“Though an old man, I am a young gardener.”-Thomas Jefferson
I’ve been waiting patiently for winter to let go. I want to go out and play in my gardens. Yes, I said play. Because being in my garden makes me feel young again. I get so lost in what I’m doing that sometimes I don’t even realize how long I’ve been out there. My husband tells me that he loves to stand back and watch me when I’m gardening because I look so peaceful. Yet, at the end of the day, I can suffer for it if I don’t pace myself, use the right tools, and stretch before starting.
In the book “Gardening for Seniors” it covers all this and more. If there’s a will to garden in our senior years, then this book will help you find a way do it step by step.
Today it looks like we are going straight from winter into summer with a forecast of 80’s degrees. Before I run out the door with my garden hat and gloves my husband reminds to do my warm-up exercises. He kindly demonstrated the ones from the book so I could share them with you.
Tilt your head to the left with your ear pointing toward your shoulder hold for a count of 5.
Repeat on the other side 3 times each.
Stand with relaxed shoulders. Then elevate shoulders toward the neck. Hold for a count of 5, then repeat 5 times
With hands on hips slowly turn your upper body and hold for a count of 5, return to center and repeat the turn to the opposite side and hold for a count of 5. Repeat exercise 5 times.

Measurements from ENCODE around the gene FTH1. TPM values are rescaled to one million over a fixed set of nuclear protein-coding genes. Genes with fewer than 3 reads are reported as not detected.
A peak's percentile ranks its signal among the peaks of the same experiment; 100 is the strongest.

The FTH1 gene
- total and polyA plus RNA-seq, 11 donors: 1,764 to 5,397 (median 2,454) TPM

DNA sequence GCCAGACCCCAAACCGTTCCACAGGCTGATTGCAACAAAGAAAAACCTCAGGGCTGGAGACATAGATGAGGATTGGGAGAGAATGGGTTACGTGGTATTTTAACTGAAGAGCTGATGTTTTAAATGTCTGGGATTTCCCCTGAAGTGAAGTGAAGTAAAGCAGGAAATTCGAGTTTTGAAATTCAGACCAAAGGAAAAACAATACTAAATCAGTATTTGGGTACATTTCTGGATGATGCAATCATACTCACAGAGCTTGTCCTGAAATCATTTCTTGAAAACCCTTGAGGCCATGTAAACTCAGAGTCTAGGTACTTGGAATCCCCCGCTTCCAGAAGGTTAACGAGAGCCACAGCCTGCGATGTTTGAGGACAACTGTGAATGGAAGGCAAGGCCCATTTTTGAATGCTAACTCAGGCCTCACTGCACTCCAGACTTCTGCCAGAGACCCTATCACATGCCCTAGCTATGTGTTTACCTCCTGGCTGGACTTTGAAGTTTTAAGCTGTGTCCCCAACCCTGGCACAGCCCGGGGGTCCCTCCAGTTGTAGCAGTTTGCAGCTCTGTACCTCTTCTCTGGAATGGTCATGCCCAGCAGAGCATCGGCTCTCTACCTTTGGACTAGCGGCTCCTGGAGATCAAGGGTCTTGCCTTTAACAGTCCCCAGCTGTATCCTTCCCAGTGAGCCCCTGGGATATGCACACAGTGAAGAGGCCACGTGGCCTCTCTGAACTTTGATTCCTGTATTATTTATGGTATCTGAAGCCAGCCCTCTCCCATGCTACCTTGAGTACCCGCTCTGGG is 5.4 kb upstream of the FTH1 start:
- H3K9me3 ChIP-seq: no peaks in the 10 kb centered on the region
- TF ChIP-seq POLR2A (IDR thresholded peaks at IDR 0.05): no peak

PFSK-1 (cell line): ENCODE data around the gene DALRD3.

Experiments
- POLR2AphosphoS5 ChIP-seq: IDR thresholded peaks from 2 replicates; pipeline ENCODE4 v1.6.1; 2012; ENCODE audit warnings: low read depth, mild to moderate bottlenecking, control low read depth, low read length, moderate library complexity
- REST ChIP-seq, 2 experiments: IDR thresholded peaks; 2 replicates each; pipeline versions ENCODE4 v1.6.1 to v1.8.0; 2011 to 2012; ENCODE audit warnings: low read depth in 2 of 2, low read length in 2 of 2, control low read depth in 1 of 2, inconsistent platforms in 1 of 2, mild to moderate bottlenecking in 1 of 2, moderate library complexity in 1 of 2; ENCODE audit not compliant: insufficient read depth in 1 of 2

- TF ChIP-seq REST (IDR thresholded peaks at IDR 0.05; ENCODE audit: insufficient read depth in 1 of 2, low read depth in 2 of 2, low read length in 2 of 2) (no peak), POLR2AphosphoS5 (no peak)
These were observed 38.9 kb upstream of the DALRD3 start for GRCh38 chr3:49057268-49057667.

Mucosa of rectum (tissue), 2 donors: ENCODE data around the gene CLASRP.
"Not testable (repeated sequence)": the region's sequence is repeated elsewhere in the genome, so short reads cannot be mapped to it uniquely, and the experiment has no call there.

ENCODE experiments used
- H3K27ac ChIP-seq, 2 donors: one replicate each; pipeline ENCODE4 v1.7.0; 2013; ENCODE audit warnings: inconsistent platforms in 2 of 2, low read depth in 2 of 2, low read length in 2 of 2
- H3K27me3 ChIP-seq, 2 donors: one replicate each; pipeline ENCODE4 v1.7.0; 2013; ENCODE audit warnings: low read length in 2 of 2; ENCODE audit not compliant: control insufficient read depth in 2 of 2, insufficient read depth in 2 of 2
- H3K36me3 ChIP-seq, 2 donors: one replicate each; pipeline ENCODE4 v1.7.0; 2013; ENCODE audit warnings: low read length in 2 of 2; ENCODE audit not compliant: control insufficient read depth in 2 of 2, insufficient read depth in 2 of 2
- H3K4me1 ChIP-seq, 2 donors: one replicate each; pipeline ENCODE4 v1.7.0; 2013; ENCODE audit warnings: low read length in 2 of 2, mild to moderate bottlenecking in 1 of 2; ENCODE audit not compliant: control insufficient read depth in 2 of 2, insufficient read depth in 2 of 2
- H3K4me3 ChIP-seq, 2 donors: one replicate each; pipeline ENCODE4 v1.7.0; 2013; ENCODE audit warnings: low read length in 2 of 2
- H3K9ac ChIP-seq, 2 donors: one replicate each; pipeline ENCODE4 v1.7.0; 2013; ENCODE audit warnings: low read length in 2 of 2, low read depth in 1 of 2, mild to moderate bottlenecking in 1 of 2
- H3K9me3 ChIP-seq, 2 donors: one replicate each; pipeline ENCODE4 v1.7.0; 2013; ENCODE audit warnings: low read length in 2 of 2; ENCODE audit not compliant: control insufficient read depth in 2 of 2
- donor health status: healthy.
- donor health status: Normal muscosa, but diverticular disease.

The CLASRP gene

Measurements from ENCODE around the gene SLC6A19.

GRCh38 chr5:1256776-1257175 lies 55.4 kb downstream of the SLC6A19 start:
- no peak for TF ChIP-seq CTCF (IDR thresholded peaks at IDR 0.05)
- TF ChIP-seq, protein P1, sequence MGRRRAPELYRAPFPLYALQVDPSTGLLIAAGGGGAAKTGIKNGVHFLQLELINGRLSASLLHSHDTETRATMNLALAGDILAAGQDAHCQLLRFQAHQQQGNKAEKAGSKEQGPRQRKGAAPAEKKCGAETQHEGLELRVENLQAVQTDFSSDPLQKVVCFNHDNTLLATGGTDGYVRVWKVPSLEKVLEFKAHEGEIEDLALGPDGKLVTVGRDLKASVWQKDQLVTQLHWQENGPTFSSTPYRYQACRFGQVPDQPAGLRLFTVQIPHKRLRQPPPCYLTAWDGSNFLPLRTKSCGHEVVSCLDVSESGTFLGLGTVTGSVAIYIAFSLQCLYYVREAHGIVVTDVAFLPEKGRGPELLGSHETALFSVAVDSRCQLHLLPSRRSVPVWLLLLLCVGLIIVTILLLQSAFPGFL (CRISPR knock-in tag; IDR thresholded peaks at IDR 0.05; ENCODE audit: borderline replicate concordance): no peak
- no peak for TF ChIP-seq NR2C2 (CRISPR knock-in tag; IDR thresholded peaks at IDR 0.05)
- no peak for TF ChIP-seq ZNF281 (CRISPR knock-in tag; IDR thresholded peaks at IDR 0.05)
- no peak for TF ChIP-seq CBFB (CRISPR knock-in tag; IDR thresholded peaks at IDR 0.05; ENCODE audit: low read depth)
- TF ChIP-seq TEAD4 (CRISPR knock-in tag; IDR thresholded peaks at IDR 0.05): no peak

With elbows held close to the body rotate your wrist gentle in a circular motion. Repeat in both directions 5 times each.
Lower Back Stretches
Bring your knee as high as you can up to your chest and hold with hands for the count of 5.
Repeat on opposite side 5 times each.
With knees slightly bent stretch your arms out to the side, slowly reach behind you, gradually bring them around and hug yourself. Eventually swinging the arms easily in motion several times.
With hands against a wall, place one foot in front of the other with a bent knee. Strech the other leg out straight back for a good stretch. Hold for a count of 5 and repeat each leg 5 times each.
Upper Leg Stretch
With a hand on a chair or wall pull your back leg up with hand or rest it on a chair for the count of 5. Repeat 5 times each leg.
Upper Arm Stretch
Raise your right elbow up toward ear and hold push back gently with the other arm for a good stretch holding for a count of 5, repeat each arm 5 times.